We change all "My Pyramid" references to "My Plate" in order to follow USDA recommendations. this included editing graphics, lesson content, teacher manuals and teacher presentations where necessary.
Course templates affected:
*Wellness and Nutrition module, Nutrition unit – Note that the MyPyramid lesson is now titled , and this lesson is now completed AFTER the Food Groups lesson.
**Nutrition and Elimination, Optimal Nutrition unit – Note that the My Pyramid and Food Groups lesson is now titled simply Food Groups.
Word Processing Intermediate includes the following units:
Spreadsheets Basic includes the following units:
You asked and we heard. Now, not only can you easily view module grades, but you can also easily export them to an Excel spreadsheet!
To access this feature use the following steps:
Better Quiz Status Information:
We were seeing errors in the online system when quizzes were reset while students were still taking them. Now, student quiz status is clearer for the instructor. The following is now true:
In the next few weeks, when accessing http://healthcenter21.com, you may notice you’re being re-directed to a different website. The new website should have the URL of https://learn.aeseducation.com. Why the change?
You may notice the original website, http://healthcenter21.com, does not contain an “s” at the end of “http.” When an “s” is present, it indicates you are viewing the website over a secure connection. If you’re like me, you know secured is always better than not secured, but what does it really mean?
According to ssl.com, “Anytime you view a web site information is sent from your computer to the web server and from the web server to your computer. The transmission of this information is normally sent in ‘plain text’, meaning anyone would be able to read it should they see it.” That doesn’t seem like such a big deal right? Unless I’m making a purchase, or giving out pertinent personal information, I expected that my information would go between my computer and the server. The bigger problem is that this information doesn’t just go between my computer and one server; it travels amongst many computers/servers. This allows a greater chance of information being stolen.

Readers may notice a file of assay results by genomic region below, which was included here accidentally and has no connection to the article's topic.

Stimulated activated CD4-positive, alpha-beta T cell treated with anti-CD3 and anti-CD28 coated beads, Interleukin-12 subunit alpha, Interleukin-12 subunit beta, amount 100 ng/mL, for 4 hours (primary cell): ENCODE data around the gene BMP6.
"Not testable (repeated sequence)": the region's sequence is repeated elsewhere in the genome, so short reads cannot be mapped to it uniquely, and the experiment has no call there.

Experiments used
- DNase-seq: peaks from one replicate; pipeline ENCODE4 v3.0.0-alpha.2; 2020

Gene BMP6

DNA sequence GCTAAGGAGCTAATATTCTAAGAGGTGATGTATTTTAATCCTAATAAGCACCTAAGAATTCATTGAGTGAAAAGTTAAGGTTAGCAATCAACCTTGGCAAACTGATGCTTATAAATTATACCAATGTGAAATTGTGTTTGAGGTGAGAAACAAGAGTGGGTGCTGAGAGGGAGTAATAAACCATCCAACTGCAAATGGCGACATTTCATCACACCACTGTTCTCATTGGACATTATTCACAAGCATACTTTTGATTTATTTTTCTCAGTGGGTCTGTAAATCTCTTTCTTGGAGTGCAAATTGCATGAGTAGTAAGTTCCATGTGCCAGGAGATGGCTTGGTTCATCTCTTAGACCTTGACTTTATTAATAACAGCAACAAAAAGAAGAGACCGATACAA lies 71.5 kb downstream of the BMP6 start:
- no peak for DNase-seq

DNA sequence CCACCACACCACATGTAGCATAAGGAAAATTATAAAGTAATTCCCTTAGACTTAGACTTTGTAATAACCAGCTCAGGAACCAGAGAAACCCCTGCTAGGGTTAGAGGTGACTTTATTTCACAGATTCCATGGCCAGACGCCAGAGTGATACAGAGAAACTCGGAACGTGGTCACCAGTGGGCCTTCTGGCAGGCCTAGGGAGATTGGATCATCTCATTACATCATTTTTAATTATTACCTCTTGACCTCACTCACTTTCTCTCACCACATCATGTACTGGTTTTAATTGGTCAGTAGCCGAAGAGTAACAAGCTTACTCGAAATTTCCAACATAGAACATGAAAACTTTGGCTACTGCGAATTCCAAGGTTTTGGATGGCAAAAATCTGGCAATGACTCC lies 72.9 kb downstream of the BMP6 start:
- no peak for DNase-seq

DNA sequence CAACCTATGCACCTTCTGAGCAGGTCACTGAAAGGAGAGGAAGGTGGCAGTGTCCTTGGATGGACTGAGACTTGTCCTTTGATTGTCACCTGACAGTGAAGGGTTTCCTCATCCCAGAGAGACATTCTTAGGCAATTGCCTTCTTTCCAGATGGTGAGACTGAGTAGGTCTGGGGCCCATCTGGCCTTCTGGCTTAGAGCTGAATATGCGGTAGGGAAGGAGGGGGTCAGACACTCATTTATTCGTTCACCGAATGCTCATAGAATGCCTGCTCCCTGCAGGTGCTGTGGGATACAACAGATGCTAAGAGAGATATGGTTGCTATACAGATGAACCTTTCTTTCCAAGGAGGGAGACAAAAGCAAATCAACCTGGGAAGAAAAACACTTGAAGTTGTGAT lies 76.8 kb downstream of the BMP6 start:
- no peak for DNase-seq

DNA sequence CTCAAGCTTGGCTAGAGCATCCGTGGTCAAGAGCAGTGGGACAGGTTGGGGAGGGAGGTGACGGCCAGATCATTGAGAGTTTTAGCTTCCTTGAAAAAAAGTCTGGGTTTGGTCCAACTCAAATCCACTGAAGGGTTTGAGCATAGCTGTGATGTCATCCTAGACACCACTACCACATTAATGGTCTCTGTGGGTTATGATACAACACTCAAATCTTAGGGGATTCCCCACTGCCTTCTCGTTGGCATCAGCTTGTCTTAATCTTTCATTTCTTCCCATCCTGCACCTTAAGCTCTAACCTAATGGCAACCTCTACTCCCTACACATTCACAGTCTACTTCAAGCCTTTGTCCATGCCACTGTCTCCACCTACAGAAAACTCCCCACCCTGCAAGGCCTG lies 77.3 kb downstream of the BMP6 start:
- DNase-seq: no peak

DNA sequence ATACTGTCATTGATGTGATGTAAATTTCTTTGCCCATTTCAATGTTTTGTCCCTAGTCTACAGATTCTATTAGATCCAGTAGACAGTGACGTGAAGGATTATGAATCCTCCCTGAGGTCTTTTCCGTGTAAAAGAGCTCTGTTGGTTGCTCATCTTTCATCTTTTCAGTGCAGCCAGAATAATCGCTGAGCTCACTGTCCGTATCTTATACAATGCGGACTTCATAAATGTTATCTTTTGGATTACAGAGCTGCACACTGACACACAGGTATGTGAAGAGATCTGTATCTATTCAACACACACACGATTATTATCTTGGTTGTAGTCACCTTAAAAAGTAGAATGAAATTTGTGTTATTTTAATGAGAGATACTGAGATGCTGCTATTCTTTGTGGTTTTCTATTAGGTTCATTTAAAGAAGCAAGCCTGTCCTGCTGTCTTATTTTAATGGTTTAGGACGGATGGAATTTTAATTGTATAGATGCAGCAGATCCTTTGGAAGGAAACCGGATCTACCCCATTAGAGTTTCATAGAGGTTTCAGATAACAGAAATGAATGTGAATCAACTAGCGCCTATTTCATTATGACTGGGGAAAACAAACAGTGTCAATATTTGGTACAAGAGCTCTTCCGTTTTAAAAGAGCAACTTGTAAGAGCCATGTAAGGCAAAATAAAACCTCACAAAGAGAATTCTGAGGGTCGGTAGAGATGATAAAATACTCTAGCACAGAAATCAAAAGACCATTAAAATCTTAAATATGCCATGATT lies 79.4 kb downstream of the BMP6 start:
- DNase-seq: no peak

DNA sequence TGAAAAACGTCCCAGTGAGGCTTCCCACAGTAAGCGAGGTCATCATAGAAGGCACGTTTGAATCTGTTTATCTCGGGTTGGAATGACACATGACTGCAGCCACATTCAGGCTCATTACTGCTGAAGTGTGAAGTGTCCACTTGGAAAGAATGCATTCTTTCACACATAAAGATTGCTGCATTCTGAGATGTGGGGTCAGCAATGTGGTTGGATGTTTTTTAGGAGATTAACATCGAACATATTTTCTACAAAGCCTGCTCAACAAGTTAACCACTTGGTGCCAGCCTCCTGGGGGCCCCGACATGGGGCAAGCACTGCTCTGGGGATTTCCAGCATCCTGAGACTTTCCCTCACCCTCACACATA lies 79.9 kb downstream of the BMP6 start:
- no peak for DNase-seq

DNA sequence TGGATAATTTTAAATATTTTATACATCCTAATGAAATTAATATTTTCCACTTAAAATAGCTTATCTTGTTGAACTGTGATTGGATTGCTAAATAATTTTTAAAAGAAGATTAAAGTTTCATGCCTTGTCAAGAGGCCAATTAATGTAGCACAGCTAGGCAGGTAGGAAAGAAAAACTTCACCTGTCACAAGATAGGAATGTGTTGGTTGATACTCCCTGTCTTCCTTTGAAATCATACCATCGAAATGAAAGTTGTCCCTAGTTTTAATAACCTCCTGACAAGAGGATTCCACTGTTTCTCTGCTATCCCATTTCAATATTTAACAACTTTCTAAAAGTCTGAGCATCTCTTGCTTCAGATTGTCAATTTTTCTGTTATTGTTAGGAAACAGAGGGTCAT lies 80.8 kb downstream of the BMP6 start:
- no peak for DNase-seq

Does seeing the “s” in “https” guarantee your information is secure? Unfortunately not. So how can you be sure your information is protected?
The website, ssl.com, continued to explain that when viewing websites that are secure, there should be a “lock” icon in the window of the browser (however, not in the actual content area of the page). Again, I recognized this icon, but did not realize the information this “lock” contains. By clicking or double-clicking on the lock you will see details of the site’s security. You want to make sure you click on this icon, especially when you will be giving out personal information. Several fraudulent sites have fooled users by displaying a picture of the icon leading the user to think the site was secure. However, by clicking on the lock you should see information about the security certificate, your connection, and possibly if you’ve ever visited the site before. Each browser (Internet Explorer, Chrome, Firefox, etc.) has a slightly different format, but each will show something similar, thus letting you know the site you are viewing is truly secure.
So why are we making the switch? Although we do not gather much personal information from you, we still want to make sure your privacy (along with your students’ privacy) is protected. Our secure site now allows us to give you that added reassurance.